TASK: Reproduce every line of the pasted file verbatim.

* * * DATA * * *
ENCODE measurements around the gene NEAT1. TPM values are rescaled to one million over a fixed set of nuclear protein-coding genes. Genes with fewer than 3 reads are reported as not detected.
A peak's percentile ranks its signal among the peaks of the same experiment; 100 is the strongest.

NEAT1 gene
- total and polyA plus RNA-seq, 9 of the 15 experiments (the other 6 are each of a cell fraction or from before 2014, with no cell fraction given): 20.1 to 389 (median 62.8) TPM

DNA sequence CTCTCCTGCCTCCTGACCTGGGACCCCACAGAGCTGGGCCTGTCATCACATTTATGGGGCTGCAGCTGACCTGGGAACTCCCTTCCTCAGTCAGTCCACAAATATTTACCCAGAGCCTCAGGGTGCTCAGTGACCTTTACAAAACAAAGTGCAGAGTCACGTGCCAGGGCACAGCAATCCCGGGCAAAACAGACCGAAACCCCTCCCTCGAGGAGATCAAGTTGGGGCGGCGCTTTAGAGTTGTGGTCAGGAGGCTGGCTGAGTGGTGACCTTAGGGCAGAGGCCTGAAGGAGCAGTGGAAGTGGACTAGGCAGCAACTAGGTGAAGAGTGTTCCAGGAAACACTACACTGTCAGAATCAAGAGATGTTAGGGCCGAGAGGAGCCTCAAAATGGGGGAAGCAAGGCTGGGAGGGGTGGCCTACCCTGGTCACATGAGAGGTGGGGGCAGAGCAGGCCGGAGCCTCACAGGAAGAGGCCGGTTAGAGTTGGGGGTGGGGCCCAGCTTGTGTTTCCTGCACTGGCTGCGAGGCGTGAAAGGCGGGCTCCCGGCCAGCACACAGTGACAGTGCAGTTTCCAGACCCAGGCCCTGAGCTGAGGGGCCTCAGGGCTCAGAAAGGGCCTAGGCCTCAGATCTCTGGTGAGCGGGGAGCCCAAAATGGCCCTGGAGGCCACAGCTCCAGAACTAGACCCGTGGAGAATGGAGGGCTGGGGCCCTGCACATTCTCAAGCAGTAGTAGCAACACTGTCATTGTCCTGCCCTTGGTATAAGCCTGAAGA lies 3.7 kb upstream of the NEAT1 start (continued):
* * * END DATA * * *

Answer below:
ENCODE measurements around the gene NEAT1. TPM values are rescaled to one million over a fixed set of nuclear protein-coding genes. Genes with fewer than 3 reads are reported as not detected.
A peak's percentile ranks its signal among the peaks of the same experiment; 100 is the strongest.

NEAT1 gene
- total and polyA plus RNA-seq, 9 of the 15 experiments (the other 6 are each of a cell fraction or from before 2014, with no cell fraction given): 20.1 to 389 (median 62.8) TPM

DNA sequence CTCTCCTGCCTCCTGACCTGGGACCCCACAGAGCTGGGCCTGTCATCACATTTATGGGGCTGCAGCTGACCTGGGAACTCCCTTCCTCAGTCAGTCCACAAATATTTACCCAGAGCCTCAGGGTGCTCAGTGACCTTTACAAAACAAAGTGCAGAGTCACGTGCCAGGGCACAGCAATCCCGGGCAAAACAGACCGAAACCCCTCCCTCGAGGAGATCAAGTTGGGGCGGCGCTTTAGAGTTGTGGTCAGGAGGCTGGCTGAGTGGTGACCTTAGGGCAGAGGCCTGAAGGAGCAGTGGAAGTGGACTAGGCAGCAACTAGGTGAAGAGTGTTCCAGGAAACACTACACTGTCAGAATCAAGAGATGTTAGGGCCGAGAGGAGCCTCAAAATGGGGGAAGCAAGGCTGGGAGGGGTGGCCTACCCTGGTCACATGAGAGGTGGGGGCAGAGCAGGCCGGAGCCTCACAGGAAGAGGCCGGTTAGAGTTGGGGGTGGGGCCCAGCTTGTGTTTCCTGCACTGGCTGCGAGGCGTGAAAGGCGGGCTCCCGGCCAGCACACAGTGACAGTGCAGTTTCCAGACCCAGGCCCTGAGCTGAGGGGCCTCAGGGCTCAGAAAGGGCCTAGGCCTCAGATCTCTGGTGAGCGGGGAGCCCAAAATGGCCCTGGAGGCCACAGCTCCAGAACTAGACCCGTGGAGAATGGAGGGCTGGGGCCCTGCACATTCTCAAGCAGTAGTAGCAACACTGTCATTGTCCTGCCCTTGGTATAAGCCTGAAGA lies 3.7 kb upstream of the NEAT1 start (continued):